In New York, four A&Ps who worked for Air East Airways can go back to work after an NTSB Administrative Law Judge overturned emergency orders suspending the tickets of the mechanics, three of whom were the sons of Air East Airways owner Michael Tarascio. In a news release, their lawyer, Gregory Winton, said the judge dismissed the revocation orders for "failure of proof" but he also said testimony indicated the FAA had it in for the company. In the release, Winton said that FAA officials had testified under oath that the Tarascios were victims of an FAA "witch hunt" and that they were told to deal with family "differently." In an earlier case, Winton successfully defended the elder Tarascio against an emergency revocation of both his ATP and A&P certificates. In that case, the NTSB upheld the FAA sanctions but Winton took the case to court. The judge found the case against the elder Tarascio "was not substantially justified in law or in fact," according to Winton's press release. He said the prosecutions have been a violation of his clients' constitutional rights and a waste of time, money and effort by the government agencies involved.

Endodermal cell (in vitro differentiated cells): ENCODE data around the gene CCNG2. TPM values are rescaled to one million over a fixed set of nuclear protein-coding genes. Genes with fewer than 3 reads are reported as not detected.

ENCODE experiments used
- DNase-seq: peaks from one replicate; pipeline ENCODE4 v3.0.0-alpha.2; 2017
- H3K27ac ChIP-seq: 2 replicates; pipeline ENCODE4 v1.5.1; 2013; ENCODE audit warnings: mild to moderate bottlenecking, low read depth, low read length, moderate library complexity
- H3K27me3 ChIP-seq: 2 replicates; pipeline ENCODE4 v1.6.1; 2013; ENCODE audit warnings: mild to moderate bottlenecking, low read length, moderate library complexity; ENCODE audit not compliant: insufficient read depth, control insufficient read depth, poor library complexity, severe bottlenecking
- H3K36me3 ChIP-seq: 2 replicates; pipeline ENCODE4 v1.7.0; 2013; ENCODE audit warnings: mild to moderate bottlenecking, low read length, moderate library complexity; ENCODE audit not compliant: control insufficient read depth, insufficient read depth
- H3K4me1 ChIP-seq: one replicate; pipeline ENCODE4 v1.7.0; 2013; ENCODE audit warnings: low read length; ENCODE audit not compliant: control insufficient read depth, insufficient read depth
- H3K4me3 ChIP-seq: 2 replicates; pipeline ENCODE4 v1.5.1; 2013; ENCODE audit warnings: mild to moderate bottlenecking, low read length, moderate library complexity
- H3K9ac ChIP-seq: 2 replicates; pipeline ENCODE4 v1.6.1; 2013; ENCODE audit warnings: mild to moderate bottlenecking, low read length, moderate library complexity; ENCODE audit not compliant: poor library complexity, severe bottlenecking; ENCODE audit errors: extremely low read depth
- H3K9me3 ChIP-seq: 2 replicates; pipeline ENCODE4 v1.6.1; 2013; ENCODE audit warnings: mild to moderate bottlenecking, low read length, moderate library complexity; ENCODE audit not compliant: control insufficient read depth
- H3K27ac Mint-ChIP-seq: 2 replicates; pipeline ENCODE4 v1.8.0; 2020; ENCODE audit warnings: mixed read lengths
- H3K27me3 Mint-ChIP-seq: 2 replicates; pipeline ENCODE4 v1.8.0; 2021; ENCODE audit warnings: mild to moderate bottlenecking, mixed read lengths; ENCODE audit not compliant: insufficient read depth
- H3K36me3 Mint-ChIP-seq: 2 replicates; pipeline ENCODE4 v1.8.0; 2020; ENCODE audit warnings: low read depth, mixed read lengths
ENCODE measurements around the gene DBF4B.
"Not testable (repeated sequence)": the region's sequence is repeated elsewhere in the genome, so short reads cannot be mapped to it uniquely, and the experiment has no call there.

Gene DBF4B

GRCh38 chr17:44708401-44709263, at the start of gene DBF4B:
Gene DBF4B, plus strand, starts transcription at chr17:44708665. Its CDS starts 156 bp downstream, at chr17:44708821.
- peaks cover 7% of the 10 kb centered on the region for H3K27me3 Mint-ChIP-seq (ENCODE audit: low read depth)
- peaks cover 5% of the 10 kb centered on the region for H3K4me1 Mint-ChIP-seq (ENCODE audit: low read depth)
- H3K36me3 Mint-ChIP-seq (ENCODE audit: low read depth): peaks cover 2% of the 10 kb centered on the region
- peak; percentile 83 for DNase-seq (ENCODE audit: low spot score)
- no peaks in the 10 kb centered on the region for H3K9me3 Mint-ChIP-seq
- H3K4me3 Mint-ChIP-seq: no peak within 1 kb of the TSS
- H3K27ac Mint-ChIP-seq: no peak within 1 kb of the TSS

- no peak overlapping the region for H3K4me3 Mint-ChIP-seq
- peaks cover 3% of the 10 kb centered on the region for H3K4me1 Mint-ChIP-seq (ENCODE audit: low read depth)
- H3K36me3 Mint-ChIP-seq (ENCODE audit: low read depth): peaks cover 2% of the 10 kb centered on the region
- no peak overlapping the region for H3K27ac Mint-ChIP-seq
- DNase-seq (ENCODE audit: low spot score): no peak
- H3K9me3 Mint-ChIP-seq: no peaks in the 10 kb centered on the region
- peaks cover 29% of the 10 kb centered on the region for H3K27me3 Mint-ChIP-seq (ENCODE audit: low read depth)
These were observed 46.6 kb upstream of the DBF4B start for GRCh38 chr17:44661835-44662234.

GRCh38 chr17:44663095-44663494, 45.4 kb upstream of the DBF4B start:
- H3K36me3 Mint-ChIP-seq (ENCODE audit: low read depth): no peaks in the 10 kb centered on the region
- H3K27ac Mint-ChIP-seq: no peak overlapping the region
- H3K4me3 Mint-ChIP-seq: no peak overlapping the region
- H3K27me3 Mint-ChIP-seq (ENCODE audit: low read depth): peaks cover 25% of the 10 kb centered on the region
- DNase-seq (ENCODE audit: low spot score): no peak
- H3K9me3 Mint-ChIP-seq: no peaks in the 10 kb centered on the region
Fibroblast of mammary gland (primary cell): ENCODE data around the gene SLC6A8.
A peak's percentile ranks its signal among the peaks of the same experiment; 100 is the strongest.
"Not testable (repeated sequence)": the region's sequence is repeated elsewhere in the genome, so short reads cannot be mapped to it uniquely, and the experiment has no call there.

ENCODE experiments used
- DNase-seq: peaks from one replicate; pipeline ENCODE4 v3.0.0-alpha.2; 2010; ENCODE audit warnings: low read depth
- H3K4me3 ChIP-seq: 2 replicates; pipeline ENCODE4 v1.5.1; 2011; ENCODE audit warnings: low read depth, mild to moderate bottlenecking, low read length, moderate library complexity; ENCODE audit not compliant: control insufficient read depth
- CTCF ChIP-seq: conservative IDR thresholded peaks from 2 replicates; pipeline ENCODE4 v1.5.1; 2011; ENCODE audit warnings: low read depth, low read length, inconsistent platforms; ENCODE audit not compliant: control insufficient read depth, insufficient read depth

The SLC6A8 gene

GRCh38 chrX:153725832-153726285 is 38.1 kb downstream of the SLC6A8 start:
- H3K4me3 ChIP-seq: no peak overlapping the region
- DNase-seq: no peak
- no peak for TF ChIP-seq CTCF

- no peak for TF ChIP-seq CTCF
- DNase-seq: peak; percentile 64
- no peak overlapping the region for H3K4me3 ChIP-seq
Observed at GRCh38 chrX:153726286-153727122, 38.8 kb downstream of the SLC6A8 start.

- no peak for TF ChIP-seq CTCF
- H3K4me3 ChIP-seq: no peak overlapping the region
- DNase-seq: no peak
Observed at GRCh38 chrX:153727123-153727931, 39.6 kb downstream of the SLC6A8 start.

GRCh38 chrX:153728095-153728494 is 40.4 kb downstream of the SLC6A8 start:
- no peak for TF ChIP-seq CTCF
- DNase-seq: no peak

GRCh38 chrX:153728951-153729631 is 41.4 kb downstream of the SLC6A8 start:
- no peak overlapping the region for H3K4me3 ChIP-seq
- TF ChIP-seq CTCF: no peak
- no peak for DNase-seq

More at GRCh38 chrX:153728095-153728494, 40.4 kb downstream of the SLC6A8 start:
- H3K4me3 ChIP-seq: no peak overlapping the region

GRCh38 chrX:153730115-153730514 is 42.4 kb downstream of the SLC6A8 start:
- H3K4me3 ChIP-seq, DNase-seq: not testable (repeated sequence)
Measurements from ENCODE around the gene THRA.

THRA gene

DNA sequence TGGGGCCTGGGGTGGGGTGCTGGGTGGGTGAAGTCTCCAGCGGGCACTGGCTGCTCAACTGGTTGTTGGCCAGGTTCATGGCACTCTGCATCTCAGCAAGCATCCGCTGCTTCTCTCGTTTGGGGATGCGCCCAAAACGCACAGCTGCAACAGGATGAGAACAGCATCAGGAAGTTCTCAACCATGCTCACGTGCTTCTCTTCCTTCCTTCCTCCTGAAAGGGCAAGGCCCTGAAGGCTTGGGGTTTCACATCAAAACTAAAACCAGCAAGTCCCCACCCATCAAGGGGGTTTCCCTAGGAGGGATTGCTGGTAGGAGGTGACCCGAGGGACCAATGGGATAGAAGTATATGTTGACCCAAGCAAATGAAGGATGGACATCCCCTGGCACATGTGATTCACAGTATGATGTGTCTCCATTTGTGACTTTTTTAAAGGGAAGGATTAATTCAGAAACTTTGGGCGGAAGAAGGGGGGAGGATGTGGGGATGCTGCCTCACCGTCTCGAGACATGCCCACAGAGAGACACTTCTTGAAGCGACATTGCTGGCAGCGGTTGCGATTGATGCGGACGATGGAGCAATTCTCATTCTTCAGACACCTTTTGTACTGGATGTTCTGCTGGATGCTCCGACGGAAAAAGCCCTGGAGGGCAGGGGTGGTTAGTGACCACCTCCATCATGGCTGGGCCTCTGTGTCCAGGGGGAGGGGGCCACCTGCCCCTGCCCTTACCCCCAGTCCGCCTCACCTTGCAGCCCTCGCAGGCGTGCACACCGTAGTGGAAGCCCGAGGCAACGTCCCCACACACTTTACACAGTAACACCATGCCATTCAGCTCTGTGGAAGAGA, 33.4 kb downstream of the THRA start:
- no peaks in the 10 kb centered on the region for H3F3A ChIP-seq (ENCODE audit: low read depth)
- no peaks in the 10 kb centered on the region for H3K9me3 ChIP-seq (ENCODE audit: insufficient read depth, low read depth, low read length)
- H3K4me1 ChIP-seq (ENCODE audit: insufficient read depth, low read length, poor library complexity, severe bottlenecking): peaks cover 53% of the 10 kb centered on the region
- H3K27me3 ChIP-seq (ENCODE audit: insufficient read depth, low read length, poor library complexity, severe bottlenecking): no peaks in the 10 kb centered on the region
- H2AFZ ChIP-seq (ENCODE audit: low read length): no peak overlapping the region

Meanwhile, in Santa Cruz, Calif., the FAA says it now knows who was flying a Cessna 172 that allegedly "buzzed" a couple of local beaches. They won't say who the pilot is but they have confirmed it's not the registered owner of the plane, whose tail number was caught in photos supplied by complainants. As AVweb told you a couple of weeks ago, witnesses claimed the plane flew at an altitude of a few feet -- low enough that one woman was worried it would hit her nine-year-old nephew. The local newspaper described the flight as an "attack" on the beach. AVweb got a few e-mails from readers telling much the same story. FAA spokesman Donn Walker said officials have spoken with the pilot and intend to interview him again. Witnesses had earlier complained of FAA foot-dragging on their complaints and an indifferent attitude among agency officials.